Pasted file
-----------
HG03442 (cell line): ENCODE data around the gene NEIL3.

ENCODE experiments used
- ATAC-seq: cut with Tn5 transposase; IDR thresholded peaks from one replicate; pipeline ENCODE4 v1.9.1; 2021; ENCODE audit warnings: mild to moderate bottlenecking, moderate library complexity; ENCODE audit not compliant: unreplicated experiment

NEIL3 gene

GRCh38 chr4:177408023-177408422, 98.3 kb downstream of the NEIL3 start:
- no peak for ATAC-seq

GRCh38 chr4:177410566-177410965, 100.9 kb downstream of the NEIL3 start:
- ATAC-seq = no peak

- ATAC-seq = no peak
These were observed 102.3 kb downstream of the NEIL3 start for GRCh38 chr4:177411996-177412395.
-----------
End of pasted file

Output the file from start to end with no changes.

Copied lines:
HG03442 (cell line): ENCODE data around the gene NEIL3.

ENCODE experiments used
- ATAC-seq: cut with Tn5 transposase; IDR thresholded peaks from one replicate; pipeline ENCODE4 v1.9.1; 2021; ENCODE audit warnings: mild to moderate bottlenecking, moderate library complexity; ENCODE audit not compliant: unreplicated experiment

NEIL3 gene

GRCh38 chr4:177408023-177408422, 98.3 kb downstream of the NEIL3 start:
- no peak for ATAC-seq

GRCh38 chr4:177410566-177410965, 100.9 kb downstream of the NEIL3 start:
- ATAC-seq = no peak

- ATAC-seq = no peak
These were observed 102.3 kb downstream of the NEIL3 start for GRCh38 chr4:177411996-177412395.